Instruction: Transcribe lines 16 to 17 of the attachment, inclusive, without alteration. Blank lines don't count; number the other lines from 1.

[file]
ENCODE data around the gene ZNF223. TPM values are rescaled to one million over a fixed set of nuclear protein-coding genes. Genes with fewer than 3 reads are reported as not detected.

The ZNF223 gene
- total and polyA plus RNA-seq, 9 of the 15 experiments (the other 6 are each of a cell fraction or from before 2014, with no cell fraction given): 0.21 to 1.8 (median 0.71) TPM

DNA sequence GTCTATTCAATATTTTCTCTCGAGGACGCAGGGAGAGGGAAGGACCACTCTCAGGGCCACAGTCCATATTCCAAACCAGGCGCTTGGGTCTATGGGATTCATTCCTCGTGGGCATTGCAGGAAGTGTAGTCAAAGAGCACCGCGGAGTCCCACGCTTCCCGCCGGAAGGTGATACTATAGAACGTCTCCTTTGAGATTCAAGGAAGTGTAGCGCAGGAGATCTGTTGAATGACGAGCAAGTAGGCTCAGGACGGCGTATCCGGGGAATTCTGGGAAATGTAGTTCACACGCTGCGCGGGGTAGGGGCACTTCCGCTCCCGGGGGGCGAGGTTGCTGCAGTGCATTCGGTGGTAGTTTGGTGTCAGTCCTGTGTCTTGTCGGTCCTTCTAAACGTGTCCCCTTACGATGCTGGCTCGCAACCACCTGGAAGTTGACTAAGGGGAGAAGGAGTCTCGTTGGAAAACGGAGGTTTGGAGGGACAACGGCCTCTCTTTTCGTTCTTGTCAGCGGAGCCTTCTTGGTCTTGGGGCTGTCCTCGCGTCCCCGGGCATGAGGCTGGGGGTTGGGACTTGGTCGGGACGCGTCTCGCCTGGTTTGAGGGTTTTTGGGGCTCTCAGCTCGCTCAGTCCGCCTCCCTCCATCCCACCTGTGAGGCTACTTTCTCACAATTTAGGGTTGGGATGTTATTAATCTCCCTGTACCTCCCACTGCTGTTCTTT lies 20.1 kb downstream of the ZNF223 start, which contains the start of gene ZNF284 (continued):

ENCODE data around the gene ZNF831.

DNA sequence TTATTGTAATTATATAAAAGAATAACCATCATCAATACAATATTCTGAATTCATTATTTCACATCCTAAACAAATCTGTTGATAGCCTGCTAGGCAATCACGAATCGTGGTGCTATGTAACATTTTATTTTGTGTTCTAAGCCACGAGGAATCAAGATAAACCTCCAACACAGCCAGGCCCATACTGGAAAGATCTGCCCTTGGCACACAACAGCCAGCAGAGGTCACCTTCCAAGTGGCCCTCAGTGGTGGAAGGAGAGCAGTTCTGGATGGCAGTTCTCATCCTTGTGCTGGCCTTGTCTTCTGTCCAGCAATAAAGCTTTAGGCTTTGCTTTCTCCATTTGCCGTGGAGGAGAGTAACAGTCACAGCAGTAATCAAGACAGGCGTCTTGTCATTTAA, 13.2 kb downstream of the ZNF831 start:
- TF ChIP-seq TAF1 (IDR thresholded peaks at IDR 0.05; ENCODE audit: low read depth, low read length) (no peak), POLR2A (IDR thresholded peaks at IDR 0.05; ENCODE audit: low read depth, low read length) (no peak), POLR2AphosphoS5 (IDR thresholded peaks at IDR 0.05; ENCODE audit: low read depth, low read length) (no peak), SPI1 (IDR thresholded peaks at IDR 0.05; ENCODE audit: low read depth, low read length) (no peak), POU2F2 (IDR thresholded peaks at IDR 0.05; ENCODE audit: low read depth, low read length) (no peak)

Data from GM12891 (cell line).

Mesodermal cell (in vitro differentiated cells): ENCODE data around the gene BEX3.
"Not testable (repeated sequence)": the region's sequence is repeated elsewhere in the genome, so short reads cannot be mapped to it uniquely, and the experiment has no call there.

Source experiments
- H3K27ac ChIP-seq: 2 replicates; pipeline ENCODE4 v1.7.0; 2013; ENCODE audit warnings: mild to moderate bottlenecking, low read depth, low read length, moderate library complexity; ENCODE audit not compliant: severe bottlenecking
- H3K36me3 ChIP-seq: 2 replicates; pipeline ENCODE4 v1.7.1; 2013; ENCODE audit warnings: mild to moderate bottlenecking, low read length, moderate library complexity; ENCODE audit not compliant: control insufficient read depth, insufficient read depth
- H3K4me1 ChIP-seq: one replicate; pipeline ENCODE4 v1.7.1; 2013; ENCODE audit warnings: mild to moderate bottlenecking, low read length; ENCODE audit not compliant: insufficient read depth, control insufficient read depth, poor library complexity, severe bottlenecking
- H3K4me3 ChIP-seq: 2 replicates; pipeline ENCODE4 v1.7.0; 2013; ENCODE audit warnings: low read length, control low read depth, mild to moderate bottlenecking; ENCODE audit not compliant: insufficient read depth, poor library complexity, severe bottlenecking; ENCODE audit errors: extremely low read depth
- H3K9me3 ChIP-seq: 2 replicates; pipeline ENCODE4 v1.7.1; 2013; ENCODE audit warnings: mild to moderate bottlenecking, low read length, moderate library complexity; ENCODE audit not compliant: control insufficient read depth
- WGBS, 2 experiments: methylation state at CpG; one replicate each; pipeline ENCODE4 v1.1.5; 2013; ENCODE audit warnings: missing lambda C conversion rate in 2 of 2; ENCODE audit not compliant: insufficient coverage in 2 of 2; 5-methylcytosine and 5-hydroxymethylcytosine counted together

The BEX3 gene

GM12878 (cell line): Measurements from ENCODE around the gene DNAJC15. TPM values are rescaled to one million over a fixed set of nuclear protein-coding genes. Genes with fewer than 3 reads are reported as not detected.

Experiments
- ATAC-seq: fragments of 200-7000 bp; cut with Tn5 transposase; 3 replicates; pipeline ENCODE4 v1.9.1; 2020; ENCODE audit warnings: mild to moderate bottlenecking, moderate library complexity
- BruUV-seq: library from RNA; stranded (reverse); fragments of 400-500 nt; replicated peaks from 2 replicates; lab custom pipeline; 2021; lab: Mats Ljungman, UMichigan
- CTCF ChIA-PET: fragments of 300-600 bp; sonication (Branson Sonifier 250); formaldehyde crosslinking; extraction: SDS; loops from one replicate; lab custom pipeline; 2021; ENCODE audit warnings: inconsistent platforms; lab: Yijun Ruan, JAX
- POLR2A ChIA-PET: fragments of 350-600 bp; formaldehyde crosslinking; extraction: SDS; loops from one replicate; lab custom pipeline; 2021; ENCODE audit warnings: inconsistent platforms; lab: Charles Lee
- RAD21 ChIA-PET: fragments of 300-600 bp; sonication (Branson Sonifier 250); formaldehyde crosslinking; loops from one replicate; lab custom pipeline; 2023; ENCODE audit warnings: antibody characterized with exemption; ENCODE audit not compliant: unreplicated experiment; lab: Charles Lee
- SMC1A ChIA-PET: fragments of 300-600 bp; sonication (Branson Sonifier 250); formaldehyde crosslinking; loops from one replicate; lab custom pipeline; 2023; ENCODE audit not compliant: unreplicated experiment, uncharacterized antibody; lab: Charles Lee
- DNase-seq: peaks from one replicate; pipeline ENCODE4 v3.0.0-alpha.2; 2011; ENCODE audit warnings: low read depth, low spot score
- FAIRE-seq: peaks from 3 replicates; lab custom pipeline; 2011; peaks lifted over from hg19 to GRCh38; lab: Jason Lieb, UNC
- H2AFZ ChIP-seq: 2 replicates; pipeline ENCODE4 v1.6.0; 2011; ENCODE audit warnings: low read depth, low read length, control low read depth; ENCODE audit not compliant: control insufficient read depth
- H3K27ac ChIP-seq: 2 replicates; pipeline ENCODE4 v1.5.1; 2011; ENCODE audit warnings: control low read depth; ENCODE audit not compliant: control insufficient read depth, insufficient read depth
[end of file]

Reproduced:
- H3K9me3 ChIP-seq: 2 replicates; pipeline ENCODE4 v1.7.1; 2013; ENCODE audit warnings: mild to moderate bottlenecking, low read length, moderate library complexity; ENCODE audit not compliant: control insufficient read depth
- WGBS, 2 experiments: methylation state at CpG; one replicate each; pipeline ENCODE4 v1.1.5; 2013; ENCODE audit warnings: missing lambda C conversion rate in 2 of 2; ENCODE audit not compliant: insufficient coverage in 2 of 2; 5-methylcytosine and 5-hydroxymethylcytosine counted together